Most of the aforementioned work describes Commander Smith's internment. Smith was a truly courageous individual and almost immediately made an escape from the Woosung POW camp. Unfortunately, he was captured and spent a month in the infamous Bridge House, a facility used by the Japanese for interrogation and torture. The Japanese proceeded to try him for the escape and at one point his Japanese "defense attorney" requested that Smith be given the maximum sentence, death. The judge had already been given the sentence by his superiors, ten years in Ward Road Jail (Shanghai) with all of Smith's military and civilian rights revoked. Ward Road Jail was a high security prison from which no one had ever escaped and an escape attempt at this point would inevitably lead to beheading. While awaiting his fate Columbus thought often of family. He did his best to remember every conversation he had ever had with family members. It was during one of these rememberances that he recalled being told he was related to a famous old west outlaw called Soapy Smith. Undaunted by his initial failure to escape, Smith methodically began planning his next escape and went over the wall in September of 1944. Amazingly, by foot (and occasionally sampan) he made his way through 700 miles of Japanese infested territory to Nationalist Chinese troops. Thereafter he was repatriated to US forces. (It should be noted Commander Smith managed his escape to freedom with two fellow comrades, Commander John B. Woolley of the Royal Navy and US Marine Jerold B. Storey)

In 1945 The Wake was captured by American forces. In 1946 she was presented to China and renamed Tai Yuan. In 1949 Chinese Communist forces captured the ship and utilized the ship for unknown purposes. The history of its fate has not yet been learned. As of 2010, no other ship of the U.S. Navy has been named Wake.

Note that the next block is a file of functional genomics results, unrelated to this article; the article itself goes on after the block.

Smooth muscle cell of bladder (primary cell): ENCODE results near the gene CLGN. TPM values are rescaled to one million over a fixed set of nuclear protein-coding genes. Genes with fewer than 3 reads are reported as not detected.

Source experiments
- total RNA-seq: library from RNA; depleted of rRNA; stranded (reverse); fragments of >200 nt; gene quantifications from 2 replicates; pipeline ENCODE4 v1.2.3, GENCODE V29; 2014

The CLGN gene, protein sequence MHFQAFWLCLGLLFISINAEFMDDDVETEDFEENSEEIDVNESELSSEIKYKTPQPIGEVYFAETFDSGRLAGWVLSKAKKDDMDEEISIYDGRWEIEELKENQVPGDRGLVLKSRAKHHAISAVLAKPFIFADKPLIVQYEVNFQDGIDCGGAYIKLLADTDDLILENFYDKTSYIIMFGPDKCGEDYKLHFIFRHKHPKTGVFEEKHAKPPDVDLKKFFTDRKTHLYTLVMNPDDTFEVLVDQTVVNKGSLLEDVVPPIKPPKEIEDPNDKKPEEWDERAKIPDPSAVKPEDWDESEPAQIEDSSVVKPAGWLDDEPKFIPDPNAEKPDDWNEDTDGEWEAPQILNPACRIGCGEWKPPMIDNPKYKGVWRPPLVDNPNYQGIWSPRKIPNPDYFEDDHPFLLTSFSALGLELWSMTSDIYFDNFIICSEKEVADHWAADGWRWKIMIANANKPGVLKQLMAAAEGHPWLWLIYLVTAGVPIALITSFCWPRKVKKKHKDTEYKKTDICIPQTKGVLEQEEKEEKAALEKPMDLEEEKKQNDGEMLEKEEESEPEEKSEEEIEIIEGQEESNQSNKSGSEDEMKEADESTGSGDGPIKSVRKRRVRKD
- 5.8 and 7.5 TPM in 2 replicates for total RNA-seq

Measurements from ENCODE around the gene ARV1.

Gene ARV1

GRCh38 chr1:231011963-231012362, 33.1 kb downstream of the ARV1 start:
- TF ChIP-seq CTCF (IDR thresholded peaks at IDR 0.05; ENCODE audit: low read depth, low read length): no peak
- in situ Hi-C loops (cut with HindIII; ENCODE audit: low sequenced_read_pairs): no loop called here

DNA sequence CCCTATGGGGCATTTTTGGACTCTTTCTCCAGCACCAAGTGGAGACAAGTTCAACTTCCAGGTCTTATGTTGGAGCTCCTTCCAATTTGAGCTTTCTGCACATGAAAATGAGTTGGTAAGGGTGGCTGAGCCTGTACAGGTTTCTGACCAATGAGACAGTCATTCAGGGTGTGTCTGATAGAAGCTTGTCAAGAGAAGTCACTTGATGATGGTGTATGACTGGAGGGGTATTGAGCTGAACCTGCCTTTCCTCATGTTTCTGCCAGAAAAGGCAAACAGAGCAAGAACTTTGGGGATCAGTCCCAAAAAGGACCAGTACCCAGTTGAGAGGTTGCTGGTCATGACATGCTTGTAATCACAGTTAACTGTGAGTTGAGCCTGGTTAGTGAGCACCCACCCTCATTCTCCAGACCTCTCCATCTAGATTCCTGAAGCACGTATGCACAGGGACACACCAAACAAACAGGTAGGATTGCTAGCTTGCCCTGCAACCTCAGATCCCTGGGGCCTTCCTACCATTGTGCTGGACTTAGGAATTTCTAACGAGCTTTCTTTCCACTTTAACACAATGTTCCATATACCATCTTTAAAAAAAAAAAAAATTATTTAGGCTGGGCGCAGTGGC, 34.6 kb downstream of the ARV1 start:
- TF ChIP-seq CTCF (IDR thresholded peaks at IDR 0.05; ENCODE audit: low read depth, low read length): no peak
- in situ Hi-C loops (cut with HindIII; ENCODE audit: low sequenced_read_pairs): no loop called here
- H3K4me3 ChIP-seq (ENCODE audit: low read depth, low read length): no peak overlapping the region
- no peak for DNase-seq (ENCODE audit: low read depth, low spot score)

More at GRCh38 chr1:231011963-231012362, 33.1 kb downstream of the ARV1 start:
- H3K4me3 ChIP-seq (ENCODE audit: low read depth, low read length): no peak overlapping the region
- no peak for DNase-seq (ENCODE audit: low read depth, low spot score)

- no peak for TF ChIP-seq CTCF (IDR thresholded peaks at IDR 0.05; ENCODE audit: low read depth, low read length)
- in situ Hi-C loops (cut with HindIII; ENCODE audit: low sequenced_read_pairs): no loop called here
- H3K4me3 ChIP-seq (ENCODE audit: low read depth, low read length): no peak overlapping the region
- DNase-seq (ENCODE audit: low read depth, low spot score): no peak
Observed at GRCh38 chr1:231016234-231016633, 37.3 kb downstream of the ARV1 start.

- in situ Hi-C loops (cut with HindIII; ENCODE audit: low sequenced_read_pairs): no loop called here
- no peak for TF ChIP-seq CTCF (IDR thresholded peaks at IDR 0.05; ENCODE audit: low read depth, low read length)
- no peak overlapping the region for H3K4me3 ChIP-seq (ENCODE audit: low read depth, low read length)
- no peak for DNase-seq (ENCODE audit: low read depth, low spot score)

A history of the Wake can be found on Wikipedia, Dictionary of American Naval Fighting Ships, NavSource Outline.

An excellent work, Officially Dead - The Story of Commander C.D. Smith, by Quentin Reynolds briefly recounts the taking of USS Wake. The book was reprinted in 1971 under the title, He Came Back by the same author, Quentin Reynolds. I have yet to read the book but have it on order.

Jeff Smith


August 26, 2011

Soapy Smith's Alaska Outlaw Whiskey

IT'S HERE. Produced by Alaska Distillery, Alaska's first whiskey is now on the shelves. The first whiskey to be aged in alder & birch, this is one uniquely Alaskan whiskey that would make Soapy proud. They'd make great gifts. I'll let you all know how to order it as soon as I found out.

(Note: This product is not produced or sold by us, or any Soapy Smith descendants) 

1889: Soapy slashes the faro layout at a Denver gambling house and then holds the 5” dirk to the dealers throat before walking out with his winnings.
1893: Soapy’s “March On” article is published, which is believed to have given Coxy’s Army the idea of its famous march to Washington.

Jeff Smith


August 25, 2011

Alias Soapy Smith at Wasilla High School, Alaska

(An exaggeration)

Some times I get emails that humble me.

Dear Jeff,

Thank you for writing the Soapy Smith book. We will use it in our classes at Wasilla High School [Wasilla, Alaska] and we also have it bar-coded and placed in the library for students to read at their leisure.

Thank you so much. We really appreciate it.

Donna Hickle

Jeff Smith


August 24, 2011

Luther Martin Smith (1826-1879): Soapy Smith's successful uncle.

(Photo courtesy of Emory University)

In reading any biography on Soapy Smith you are sure to come across the statement that he was born into a family of influence and education. It is most likely true that had he asked any number of relatives to help him achieve an education he could have excelled in any field. His uncle, Luther Martin Smith, an attorney like Soapy's father, was a prime example.

Luther was born September 10, 1826 in Petersburg, Virginia. He attended Mount Pleasant in the Sixth district of Coweta County in 1845 through part of 1847. From there he attended Emory where he was one of the first two students in Coweta County, Georgia (where Soapy was born) to graduate college in 1848 with the highest honor of his class. He returned to Coweta and taught school there for a time.

Luther married Mary Elizabeth Greenwood on January 29, 1849 and they had five children.